Monday, 22 August 2011

How Does Stress Affect Your Body?

Stress is a word that is commonly used today but how much do we really know about how it affects our body and our moods?

One simple description of stress is as a state when a person has insufficient resources to meet his or her demands.

  •  Too many demands + too few resources = stress, distress
  • Too few demands + too many resources = boredom, apathy
  • Demands match resources (or match resources at a stretch) = coping, interest
Each person deals with stress differently, depending on the resources available to them and the way they approach the situation. You can put two people in the same situation and they can produce different reactions. One may cope well with the situation where the other might struggle or even collapse emotionally.

A certain level of stress or challenging yourself is needed in life to keep you on your toes. Think how actors get butterflies before they go on stage, the adrenaline in their body begins to pump and they get the buzz for doing their job. This adrenaline helps to keep their performance fresh and exciting. Once the performance has finished the adrenaline levels go back to normal in their body as they relax after the show. This is a normal/healthy level of stress, keeping you driven and motivated to do the task at hand.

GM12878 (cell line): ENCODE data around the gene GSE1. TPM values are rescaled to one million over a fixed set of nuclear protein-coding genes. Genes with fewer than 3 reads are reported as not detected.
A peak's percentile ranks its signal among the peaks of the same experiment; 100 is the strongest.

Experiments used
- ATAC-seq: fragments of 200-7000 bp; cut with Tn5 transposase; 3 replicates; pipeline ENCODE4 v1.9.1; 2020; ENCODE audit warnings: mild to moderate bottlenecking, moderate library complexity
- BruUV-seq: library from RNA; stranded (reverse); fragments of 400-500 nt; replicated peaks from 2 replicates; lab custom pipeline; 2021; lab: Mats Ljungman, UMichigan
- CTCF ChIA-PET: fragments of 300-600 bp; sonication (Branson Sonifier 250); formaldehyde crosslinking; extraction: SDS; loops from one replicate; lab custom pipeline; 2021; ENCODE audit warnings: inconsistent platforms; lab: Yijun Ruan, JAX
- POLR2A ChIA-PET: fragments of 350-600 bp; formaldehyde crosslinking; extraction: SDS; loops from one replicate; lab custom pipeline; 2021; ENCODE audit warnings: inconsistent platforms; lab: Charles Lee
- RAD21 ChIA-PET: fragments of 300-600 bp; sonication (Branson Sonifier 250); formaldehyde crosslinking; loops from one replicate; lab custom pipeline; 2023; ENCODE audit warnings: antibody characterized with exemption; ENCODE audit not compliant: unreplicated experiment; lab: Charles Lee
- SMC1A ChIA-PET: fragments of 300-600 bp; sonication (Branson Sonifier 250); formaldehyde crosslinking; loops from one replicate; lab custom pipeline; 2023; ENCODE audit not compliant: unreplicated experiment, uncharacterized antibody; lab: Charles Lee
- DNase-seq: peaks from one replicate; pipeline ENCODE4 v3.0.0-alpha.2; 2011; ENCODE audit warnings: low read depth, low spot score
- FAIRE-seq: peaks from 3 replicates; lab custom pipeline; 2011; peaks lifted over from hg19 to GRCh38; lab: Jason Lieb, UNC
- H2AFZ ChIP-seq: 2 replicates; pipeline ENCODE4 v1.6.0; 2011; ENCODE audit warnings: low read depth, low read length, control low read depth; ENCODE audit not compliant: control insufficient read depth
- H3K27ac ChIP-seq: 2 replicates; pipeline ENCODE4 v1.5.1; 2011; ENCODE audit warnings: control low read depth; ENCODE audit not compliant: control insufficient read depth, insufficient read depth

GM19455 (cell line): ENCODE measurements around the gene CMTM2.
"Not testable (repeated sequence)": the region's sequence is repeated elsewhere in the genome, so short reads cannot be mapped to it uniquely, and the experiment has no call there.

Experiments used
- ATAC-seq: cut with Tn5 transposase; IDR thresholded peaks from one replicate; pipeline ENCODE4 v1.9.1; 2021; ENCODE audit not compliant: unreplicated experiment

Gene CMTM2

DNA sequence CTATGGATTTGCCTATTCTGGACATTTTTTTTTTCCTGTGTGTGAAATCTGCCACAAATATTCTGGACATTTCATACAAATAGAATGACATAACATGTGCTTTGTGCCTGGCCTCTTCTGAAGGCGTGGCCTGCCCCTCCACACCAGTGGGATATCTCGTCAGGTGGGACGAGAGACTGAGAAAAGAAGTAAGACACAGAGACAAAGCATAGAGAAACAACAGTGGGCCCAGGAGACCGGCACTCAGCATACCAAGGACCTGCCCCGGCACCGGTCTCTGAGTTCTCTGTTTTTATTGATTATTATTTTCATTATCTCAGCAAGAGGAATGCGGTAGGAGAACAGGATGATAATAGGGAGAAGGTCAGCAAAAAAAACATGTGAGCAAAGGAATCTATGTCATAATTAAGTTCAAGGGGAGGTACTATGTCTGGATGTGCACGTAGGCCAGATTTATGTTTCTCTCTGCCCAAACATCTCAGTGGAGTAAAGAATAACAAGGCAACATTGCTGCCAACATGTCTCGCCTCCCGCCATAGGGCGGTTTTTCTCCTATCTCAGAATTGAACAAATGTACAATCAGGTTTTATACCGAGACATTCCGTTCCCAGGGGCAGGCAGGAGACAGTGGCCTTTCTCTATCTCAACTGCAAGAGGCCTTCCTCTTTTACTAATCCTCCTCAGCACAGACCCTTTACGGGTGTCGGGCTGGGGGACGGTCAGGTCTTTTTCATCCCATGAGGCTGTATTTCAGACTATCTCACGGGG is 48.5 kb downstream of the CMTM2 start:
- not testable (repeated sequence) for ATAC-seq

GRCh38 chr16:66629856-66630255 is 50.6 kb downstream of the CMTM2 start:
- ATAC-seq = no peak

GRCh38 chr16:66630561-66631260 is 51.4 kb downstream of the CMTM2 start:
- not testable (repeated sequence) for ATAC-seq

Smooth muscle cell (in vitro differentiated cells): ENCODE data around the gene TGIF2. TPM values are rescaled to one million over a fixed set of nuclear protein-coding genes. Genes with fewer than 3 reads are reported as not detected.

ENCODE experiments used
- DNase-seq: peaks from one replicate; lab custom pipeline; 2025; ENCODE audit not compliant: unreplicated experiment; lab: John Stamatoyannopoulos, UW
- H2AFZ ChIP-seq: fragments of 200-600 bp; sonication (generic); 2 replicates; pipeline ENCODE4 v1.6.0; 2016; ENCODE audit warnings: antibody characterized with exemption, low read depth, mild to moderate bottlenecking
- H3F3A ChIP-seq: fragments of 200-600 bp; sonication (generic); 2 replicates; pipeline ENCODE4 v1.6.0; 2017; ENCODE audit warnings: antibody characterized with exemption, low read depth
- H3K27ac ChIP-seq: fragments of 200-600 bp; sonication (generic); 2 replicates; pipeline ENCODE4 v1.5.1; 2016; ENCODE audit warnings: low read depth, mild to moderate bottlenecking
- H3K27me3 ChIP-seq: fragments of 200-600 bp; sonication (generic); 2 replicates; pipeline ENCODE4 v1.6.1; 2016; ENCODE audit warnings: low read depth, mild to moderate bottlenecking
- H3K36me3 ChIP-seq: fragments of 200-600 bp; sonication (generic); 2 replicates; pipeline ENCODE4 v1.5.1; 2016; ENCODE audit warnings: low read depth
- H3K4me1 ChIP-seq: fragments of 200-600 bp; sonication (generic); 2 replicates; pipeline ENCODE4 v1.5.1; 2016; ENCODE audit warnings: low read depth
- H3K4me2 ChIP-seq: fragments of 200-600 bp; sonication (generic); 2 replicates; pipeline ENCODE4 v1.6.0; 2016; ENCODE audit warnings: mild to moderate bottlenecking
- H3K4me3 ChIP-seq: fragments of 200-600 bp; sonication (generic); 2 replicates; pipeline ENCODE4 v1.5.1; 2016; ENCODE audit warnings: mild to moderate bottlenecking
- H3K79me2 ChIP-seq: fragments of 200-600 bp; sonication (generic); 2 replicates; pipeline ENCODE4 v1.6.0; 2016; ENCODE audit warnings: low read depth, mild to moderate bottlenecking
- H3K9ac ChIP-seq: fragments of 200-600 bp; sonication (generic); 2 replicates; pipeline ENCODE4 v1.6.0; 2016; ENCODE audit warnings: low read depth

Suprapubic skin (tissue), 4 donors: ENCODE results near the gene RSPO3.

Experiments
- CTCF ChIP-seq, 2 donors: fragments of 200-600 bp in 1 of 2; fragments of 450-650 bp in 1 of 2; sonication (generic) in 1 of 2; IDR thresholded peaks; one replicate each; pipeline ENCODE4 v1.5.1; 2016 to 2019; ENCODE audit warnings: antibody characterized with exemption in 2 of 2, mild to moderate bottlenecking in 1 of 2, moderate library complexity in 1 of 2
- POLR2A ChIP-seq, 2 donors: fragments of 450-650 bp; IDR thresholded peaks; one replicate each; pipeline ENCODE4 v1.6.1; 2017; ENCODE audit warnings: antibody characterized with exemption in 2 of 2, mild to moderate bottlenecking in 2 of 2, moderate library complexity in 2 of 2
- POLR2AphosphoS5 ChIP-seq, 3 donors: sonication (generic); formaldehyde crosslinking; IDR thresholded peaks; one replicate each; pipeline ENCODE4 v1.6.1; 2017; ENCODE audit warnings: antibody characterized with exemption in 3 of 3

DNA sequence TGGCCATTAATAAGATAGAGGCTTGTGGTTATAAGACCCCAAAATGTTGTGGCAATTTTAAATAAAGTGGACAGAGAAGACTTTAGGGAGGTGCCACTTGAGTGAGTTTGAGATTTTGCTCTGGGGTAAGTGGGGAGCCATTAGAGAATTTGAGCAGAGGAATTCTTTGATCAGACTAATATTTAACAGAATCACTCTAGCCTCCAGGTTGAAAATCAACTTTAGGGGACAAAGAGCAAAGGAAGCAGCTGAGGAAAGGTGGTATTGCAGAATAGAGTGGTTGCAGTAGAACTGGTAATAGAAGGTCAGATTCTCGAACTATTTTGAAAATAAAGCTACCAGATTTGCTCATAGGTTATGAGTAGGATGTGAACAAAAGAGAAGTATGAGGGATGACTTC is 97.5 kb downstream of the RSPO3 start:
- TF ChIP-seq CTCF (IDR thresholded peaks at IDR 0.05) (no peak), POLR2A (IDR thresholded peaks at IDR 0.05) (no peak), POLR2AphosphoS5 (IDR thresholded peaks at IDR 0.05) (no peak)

The effects on your body can be :
  • Pupils dilate
  • Mouth goes dry
  • Neck and should muscles tense
  • Heart pumps faster
  • Chest pains
  • Palpitations
  • Sweating
  • Leg and arm muscles tense for action
  • Breathing faster and shallow
  • Hyperventilation
It also has hidden effects too:  
  • Brain gets body ready for action
  • Adrenalin released for flight or flight
  • Blood pressure rises
  • Liver releases glucose to produce energy for muscles
  • Digestion slows or ceases completely
  • Sphincters closes or relaxes to empty bowls
  • Cortisol released, this depresses the immune system
These effects are all part of the fight or flight mode. They are helpful in daily life, helping us to be ready to deal with situations. Like when you’re in the car and you hear the screams of an ambulance siren warning you to get out of the way. You start to look for a way to move your car and you realize you are bumper to bumper. You enter the stress zone, inside your body the alert goes out. “Attention all parasympathetic forces, urgent! Adrenalin is beginning to pump through your body, the chemical cortisol has just been released mobilising all internal defences.
Your body is full of adrenaline ready to tackle any situation that comes your way, your senses are heightened, you're“running on adrenaline”. This is the stage that people get in when they perform “superhuman” acts of strength, like a mother lifting a car off of her child.

When the danger finally passes or the perceived threat is over, your brain starts a reverse course of action attempting to bring your body and mind back into balance. This is when you tend to feel your heart pumping and you feel "wow that was an adrenaline rush".